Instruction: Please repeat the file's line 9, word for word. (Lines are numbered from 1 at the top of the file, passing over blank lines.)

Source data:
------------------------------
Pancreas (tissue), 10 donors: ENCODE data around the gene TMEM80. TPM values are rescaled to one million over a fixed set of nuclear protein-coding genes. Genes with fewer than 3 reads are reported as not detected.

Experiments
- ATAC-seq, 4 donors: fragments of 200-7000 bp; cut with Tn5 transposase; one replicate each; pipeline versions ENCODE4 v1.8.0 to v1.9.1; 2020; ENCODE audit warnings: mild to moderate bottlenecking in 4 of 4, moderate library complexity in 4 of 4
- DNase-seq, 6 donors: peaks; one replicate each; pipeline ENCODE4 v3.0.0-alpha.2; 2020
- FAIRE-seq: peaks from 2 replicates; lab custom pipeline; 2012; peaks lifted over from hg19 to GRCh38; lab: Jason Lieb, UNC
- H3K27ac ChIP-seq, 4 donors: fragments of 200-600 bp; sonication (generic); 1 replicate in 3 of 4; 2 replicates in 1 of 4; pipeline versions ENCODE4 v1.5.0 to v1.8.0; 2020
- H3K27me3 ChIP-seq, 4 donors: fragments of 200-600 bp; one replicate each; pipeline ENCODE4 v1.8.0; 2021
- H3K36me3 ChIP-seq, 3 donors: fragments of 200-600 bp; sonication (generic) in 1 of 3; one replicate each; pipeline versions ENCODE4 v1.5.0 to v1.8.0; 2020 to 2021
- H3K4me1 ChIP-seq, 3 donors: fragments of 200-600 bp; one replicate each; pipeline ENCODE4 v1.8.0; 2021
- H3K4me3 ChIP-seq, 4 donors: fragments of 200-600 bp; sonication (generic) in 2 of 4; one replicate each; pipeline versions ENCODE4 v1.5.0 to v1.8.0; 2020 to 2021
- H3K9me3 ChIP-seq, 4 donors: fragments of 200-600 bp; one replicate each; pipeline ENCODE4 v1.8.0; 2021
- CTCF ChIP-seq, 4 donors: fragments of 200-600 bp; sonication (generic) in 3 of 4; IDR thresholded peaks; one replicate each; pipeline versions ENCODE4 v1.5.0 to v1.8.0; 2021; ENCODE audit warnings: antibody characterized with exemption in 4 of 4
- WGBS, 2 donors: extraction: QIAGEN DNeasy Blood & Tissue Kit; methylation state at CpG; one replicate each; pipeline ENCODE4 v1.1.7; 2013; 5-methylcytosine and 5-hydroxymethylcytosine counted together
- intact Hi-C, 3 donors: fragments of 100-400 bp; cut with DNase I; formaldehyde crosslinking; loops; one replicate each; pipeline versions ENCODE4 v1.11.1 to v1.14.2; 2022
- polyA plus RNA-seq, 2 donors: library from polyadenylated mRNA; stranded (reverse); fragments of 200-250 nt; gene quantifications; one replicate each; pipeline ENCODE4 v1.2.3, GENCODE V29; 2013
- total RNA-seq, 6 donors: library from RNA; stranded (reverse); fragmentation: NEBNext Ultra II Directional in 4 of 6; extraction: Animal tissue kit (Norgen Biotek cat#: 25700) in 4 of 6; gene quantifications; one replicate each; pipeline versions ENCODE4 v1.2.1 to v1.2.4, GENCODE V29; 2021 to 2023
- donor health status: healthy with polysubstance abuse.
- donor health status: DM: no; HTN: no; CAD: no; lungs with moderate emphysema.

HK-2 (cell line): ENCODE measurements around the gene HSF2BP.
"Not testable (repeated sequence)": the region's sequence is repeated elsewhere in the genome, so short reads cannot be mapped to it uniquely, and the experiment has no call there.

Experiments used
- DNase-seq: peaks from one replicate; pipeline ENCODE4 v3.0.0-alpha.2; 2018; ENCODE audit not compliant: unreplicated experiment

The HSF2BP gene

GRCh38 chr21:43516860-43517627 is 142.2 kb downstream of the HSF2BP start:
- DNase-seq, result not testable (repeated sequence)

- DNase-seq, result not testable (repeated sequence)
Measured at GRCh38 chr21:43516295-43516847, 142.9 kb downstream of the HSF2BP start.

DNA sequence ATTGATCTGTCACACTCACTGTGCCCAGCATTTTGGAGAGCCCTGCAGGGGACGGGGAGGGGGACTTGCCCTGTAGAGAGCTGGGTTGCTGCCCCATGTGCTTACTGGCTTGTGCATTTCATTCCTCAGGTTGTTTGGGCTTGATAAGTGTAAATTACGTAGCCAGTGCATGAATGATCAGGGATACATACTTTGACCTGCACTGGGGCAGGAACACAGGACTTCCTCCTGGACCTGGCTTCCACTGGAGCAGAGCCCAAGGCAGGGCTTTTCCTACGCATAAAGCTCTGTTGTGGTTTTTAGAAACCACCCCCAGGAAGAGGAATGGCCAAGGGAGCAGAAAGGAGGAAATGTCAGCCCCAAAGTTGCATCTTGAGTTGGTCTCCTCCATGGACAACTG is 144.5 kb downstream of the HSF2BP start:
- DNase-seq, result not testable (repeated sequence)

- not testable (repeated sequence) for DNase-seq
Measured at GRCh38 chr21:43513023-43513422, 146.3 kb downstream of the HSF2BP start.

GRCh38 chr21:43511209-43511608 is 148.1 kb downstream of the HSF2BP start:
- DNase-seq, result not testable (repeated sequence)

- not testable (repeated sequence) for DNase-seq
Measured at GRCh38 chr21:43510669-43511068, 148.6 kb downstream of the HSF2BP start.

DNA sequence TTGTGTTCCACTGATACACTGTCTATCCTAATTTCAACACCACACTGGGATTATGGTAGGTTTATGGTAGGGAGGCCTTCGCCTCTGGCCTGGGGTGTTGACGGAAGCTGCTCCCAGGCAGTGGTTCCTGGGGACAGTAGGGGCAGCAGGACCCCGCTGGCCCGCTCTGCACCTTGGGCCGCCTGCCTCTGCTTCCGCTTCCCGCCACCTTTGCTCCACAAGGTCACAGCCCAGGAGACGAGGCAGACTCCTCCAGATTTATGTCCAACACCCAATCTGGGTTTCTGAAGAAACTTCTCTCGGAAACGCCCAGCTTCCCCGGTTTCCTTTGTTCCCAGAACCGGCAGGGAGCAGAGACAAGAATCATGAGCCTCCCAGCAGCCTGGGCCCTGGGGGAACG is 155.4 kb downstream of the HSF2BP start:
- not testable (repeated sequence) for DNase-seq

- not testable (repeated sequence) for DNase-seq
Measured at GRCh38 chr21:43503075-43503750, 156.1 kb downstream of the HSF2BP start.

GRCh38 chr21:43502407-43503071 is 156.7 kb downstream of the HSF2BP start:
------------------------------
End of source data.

- H3K4me1 ChIP-seq, 3 donors: fragments of 200-600 bp; one replicate each; pipeline ENCODE4 v1.8.0; 2021